25 Years since the publication of Raymond Benson's first James Bond novel, Zero Minus Ten (1997)

DragonpolDragonpol Schloss Drache
edited April 3 in Literary 007 Posts: 15,636
As Raymond Benson has pointed out today on his Facebook and Twitter accounts, tomorrow, Monday 4th April 2022 marks the 25th Anniversary of the UK publication of his debut James Bond continuation novel, Zero Minus Ten (1997). In total, Benson wrote six original Bond continuation novels, three Bond short stories and three film novelisations from 1997 to 2002. It would be timely to hear from literary Bond fans here about what they thought of Zero Minus Ten and, by extension, their thoughts or retrospectives on the Benson era of Bond novels and film novelisations?


Comments

  • Posts: 6,565
    It's been a long time since I read them, but I remember Benson's novels fondly. I read his first three at the time they came out and then his next three not until more recently. I also read TND and TWINE upon release.

    I was a kid at the time, but I recall really enjoying the locations and action sequences in both Zero Minus Ten and The Facts of Death. I know Benson did a good deal of research into real-world settings to make the action sequences read authentically. TND was a great read as well. I revisited that one in the past year or so and thought Benson did a terrific job adapting it.

    I'm certainly due to revisit Zero Minus Ten. There may be no more appropriate time!
  • MajorDSmytheMajorDSmythe JenaMaloneforBond.comModerator
    Posts: 12,688
    I know that he got a lot of stick at the time from fans, really like the Benson era, especially High Time To Kill. I know EON don't have the rights to the post Fleming books, but the Benson books were ripe for adapting.
  • MaxCasinoMaxCasino United States
    Posts: 2,586
    I know that he got a lot of stick at the time from fans, really like the Benson era, especially High Time To Kill. I know EON don't have the rights to the post Fleming books, but the Benson books were ripe for adapting.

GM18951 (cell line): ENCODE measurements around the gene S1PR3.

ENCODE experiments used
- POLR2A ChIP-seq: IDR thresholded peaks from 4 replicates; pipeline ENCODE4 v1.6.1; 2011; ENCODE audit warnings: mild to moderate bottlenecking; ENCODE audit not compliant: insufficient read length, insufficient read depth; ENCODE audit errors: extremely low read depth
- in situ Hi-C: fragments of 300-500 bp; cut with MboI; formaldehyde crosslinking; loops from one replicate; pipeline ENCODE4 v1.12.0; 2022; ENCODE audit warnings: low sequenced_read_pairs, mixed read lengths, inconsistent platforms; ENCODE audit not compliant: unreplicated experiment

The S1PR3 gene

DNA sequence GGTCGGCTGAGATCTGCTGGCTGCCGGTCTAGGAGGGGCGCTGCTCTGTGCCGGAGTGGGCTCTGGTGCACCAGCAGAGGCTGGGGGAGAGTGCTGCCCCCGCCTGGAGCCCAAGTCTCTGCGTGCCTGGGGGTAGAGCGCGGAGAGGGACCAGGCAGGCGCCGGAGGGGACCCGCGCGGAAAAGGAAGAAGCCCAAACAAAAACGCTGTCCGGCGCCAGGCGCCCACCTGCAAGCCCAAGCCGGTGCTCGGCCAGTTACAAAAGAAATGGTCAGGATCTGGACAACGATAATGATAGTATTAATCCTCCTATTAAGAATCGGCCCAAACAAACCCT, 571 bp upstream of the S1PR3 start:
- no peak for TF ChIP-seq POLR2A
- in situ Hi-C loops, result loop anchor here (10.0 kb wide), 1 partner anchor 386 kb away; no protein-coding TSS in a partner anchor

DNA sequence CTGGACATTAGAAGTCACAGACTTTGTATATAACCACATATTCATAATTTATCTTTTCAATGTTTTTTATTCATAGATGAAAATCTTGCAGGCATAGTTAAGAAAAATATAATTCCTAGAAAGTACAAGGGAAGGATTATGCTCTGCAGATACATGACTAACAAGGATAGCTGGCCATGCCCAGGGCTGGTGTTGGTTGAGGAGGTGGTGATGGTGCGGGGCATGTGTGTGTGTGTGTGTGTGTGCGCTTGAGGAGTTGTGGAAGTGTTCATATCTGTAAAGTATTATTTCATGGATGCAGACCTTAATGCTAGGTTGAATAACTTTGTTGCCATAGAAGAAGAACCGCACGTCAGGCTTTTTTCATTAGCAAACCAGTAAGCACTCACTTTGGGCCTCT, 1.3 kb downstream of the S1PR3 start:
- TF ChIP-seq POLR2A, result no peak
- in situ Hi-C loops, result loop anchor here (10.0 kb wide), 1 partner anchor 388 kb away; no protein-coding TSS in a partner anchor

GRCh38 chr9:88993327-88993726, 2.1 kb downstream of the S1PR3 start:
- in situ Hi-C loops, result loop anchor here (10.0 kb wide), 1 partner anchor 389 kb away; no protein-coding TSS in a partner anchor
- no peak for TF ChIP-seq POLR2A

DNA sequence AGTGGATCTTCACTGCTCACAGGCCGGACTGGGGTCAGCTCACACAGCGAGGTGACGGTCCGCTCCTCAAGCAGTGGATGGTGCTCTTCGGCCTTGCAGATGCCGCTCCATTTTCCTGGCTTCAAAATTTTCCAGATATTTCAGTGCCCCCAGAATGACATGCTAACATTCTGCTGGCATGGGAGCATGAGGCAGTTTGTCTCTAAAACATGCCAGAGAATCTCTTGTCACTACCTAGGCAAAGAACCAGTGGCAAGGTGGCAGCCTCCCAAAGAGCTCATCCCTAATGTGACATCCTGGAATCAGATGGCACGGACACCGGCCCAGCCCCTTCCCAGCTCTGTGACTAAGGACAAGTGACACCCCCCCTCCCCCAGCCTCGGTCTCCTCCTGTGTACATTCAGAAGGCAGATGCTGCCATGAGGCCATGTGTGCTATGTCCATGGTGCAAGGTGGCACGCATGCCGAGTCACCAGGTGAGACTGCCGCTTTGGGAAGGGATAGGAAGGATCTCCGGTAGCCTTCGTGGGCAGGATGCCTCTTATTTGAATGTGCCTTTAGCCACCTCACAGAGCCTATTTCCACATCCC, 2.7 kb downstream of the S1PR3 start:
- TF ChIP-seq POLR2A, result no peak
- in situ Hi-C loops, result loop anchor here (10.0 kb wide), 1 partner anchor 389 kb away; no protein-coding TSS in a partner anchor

I still think that adapting The Union Trilogy would be a great way to get 3 movies out quickly.
  • DragonpolDragonpol Schloss Drache
    Posts: 15,636
    I know that he got a lot of stick at the time from fans, really like the Benson era, especially High Time To Kill. I know EON don't have the rights to the post Fleming books, but the Benson books were ripe for adapting.

    Yes, I know his books have been criticised a lot over the years just like any other Bond continuation author but he does have his fans too and I'm among them.

    Eon actually do retain the rights to potentially adapt the Bond continuation novels though thus far they have very rarely exercised this right. The only overt example of it was the use of the Colonel Sun torture scene with almost verbatim dialogue in the head drilling scene in Spectre. The Kingsley Amis Estate got a credit at the end of the film and were paid for the use of the scene.
  • MajorDSmytheMajorDSmythe JenaMaloneforBond.comModerator
    edited April 5 Posts: 12,688
    MaxCasino wrote: »
    I know that he got a lot of stick at the time from fans, really like the Benson era, especially High Time To Kill. I know EON don't have the rights to the post Fleming books, but the Benson books were ripe for adapting.

    I still think that adapting The Union Trilogy would be a great way to get 3 movies out quickly.

    Now that is an idea I got get behind. And one I think would be appealing to an actor. 3 films, and only 3 films. No long term locked in contract, just 2-3* years between each of the 3 films.


    *I would prefer 2, but if that isn't doable these days, then 3.
    Dragonpol wrote: »
    Eon actually do retain the rights to potentially adapt the Bond continuation novels though thus far they have very rarely exercised this right. The only overt example of it was the use of the Colonel Sun torture scene with almost verbatim dialogue in the head drilling scene in Spectre. The Kingsley Amis Estate got a credit at the end of the film and were paid for the use of the scene.

    I didn't know that. I thought EON didn't own the rights, which put them into a kind of limbo.
  • JustJamesJustJames London
    Posts: 62
    The Benson books were the ones I enjoyed the most to be honest. I just wish I could get the film novelisations on kindle. DAD would be better in my head than on the page, and to me they felt like the sliding continuity of the films more than some of the Gardners. Fleming and Fleming style ones aren’t quite as enjoyable to me — dated in many ways. I also like Carte Blanche at the the time, but it’s been years since I read it, and definitely prefer the nineties flourishes of Benson.
  • Posts: 9,208
    I love Benson’s books and while I love Fleming more because he created bond obviously I reread Benson more often sorry I know… but I love his books
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